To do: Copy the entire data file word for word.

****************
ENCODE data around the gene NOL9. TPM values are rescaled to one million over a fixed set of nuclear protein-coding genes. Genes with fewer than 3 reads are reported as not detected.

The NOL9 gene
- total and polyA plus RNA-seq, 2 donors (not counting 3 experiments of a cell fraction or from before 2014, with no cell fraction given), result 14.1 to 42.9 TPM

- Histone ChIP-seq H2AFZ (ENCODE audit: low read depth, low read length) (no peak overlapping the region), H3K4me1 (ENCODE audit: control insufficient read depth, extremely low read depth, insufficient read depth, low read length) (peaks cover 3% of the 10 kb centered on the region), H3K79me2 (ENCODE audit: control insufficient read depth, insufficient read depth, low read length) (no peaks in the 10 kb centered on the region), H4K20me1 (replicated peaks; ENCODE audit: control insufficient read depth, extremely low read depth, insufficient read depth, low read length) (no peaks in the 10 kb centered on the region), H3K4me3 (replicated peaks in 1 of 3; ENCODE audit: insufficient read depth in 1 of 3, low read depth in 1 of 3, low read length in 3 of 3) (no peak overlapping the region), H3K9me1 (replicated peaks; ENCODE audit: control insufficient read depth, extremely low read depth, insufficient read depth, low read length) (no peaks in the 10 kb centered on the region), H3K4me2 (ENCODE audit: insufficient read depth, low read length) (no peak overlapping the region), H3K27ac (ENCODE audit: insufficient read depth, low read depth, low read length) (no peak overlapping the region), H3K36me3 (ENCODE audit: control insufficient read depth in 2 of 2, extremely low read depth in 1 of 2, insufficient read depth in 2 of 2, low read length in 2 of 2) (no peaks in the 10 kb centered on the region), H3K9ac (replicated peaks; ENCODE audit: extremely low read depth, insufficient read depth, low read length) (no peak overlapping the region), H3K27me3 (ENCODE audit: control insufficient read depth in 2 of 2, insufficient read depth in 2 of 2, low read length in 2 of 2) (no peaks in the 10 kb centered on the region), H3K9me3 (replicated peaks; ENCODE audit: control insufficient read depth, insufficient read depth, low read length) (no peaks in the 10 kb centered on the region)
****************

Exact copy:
ENCODE data around the gene NOL9. TPM values are rescaled to one million over a fixed set of nuclear protein-coding genes. Genes with fewer than 3 reads are reported as not detected.

The NOL9 gene
- total and polyA plus RNA-seq, 2 donors (not counting 3 experiments of a cell fraction or from before 2014, with no cell fraction given), result 14.1 to 42.9 TPM

- Histone ChIP-seq H2AFZ (ENCODE audit: low read depth, low read length) (no peak overlapping the region), H3K4me1 (ENCODE audit: control insufficient read depth, extremely low read depth, insufficient read depth, low read length) (peaks cover 3% of the 10 kb centered on the region), H3K79me2 (ENCODE audit: control insufficient read depth, insufficient read depth, low read length) (no peaks in the 10 kb centered on the region), H4K20me1 (replicated peaks; ENCODE audit: control insufficient read depth, extremely low read depth, insufficient read depth, low read length) (no peaks in the 10 kb centered on the region), H3K4me3 (replicated peaks in 1 of 3; ENCODE audit: insufficient read depth in 1 of 3, low read depth in 1 of 3, low read length in 3 of 3) (no peak overlapping the region), H3K9me1 (replicated peaks; ENCODE audit: control insufficient read depth, extremely low read depth, insufficient read depth, low read length) (no peaks in the 10 kb centered on the region), H3K4me2 (ENCODE audit: insufficient read depth, low read length) (no peak overlapping the region), H3K27ac (ENCODE audit: insufficient read depth, low read depth, low read length) (no peak overlapping the region), H3K36me3 (ENCODE audit: control insufficient read depth in 2 of 2, extremely low read depth in 1 of 2, insufficient read depth in 2 of 2, low read length in 2 of 2) (no peaks in the 10 kb centered on the region), H3K9ac (replicated peaks; ENCODE audit: extremely low read depth, insufficient read depth, low read length) (no peak overlapping the region), H3K27me3 (ENCODE audit: control insufficient read depth in 2 of 2, insufficient read depth in 2 of 2, low read length in 2 of 2) (no peaks in the 10 kb centered on the region), H3K9me3 (replicated peaks; ENCODE audit: control insufficient read depth, insufficient read depth, low read length) (no peaks in the 10 kb centered on the region)